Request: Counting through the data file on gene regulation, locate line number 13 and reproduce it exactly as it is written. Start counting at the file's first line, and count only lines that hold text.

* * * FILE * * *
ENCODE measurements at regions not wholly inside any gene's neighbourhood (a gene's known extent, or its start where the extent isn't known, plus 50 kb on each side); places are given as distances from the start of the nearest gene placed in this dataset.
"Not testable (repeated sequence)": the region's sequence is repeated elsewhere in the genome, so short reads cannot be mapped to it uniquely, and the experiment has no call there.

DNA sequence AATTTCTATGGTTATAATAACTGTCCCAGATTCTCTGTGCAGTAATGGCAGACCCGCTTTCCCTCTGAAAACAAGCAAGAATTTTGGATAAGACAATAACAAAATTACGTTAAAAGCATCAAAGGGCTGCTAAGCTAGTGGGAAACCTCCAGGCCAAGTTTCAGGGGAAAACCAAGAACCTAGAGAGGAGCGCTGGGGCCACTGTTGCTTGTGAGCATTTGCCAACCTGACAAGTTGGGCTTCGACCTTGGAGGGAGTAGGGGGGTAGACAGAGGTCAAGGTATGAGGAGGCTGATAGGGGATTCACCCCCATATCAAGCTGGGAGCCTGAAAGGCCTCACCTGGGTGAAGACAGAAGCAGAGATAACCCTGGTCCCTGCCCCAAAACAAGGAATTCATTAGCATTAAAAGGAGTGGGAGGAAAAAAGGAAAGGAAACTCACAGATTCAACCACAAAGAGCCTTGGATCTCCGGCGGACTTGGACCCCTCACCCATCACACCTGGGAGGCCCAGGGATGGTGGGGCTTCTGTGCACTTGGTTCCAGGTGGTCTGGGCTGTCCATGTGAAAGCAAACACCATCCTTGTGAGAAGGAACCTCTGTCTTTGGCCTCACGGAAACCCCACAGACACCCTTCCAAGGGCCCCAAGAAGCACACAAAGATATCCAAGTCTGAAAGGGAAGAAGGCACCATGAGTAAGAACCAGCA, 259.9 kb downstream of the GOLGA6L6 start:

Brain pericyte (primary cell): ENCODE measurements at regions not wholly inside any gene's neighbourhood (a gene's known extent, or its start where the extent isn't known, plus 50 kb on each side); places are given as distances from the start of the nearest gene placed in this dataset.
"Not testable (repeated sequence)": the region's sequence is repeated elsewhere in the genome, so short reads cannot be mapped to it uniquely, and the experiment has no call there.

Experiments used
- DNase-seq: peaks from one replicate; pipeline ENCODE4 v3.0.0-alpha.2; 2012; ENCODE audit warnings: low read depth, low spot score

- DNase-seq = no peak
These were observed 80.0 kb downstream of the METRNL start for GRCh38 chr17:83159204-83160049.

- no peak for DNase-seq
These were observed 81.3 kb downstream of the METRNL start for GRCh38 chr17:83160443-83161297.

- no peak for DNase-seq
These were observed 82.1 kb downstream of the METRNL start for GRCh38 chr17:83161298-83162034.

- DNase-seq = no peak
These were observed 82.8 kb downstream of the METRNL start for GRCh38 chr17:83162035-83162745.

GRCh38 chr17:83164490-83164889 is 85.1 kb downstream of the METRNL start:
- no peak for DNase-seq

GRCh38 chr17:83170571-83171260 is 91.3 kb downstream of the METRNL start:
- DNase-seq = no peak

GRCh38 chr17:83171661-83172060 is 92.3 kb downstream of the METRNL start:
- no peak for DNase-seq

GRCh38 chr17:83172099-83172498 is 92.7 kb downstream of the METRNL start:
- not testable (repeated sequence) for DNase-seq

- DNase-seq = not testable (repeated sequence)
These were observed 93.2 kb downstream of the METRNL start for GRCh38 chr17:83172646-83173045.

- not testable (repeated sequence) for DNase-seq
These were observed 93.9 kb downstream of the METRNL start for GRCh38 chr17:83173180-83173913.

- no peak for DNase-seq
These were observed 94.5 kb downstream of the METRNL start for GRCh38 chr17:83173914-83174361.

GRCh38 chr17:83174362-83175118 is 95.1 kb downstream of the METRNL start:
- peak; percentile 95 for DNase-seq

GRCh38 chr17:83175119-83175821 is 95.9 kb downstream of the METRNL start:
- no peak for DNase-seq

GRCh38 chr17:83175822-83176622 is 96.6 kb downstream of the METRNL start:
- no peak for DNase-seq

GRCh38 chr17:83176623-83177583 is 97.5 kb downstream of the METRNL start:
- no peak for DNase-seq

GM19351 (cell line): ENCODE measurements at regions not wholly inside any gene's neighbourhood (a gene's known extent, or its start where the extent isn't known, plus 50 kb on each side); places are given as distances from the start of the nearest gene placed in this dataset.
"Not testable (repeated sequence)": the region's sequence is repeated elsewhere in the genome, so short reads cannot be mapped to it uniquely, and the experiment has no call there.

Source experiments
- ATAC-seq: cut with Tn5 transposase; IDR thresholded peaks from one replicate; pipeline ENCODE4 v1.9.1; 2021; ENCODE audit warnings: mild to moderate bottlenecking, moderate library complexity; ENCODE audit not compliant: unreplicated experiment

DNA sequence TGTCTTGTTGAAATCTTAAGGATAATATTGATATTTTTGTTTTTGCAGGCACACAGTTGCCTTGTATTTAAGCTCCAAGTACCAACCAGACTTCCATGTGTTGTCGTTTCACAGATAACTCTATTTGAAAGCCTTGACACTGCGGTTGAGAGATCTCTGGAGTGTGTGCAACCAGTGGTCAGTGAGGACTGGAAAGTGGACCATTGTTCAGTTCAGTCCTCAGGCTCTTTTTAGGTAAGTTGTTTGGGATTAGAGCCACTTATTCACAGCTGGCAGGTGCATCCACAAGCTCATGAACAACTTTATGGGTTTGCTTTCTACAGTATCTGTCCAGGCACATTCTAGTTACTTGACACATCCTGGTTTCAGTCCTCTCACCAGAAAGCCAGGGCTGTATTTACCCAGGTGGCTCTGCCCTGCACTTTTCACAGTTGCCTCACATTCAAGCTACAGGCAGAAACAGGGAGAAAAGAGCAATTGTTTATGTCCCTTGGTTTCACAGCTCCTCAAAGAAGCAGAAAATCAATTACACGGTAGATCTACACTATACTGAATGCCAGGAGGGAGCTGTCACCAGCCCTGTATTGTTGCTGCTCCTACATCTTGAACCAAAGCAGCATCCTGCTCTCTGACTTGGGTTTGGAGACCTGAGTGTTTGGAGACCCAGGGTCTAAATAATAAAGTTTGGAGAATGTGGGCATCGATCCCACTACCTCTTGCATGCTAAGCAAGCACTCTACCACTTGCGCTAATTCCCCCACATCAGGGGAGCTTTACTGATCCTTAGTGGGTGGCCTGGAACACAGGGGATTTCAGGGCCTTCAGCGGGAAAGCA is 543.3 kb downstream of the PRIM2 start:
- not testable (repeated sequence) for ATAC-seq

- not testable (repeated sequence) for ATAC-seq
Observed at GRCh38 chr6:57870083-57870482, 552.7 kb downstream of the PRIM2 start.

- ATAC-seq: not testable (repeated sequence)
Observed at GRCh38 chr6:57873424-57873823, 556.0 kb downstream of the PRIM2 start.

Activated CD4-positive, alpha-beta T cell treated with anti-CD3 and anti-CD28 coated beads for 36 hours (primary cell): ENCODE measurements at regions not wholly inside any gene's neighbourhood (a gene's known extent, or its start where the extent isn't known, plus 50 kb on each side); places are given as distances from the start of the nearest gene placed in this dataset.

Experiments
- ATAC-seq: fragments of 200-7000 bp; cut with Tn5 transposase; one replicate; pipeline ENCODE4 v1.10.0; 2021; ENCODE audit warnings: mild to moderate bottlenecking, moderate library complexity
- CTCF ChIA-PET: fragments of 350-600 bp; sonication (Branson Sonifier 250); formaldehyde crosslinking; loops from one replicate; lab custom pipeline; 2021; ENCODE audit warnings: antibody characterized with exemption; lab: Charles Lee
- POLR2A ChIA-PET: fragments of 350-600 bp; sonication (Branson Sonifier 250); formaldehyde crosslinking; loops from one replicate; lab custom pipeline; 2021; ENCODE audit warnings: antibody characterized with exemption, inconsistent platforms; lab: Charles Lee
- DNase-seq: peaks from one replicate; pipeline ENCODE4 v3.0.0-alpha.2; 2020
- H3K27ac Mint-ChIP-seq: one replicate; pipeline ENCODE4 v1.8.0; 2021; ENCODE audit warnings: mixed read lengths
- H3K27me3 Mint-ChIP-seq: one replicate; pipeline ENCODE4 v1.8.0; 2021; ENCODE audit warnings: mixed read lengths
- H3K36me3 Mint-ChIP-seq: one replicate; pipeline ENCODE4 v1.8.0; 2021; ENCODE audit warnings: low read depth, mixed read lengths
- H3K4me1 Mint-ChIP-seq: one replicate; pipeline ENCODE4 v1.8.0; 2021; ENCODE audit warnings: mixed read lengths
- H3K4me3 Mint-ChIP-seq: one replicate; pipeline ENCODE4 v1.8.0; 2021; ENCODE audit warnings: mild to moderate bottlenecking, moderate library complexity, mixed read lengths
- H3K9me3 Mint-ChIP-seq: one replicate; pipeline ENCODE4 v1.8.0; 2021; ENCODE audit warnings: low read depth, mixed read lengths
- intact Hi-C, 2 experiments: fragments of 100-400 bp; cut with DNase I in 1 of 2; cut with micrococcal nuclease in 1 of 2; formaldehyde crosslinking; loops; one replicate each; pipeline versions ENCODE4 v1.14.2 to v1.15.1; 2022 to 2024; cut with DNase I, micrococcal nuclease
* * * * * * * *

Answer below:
These were observed 82.1 kb downstream of the METRNL start for GRCh38 chr17:83161298-83162034.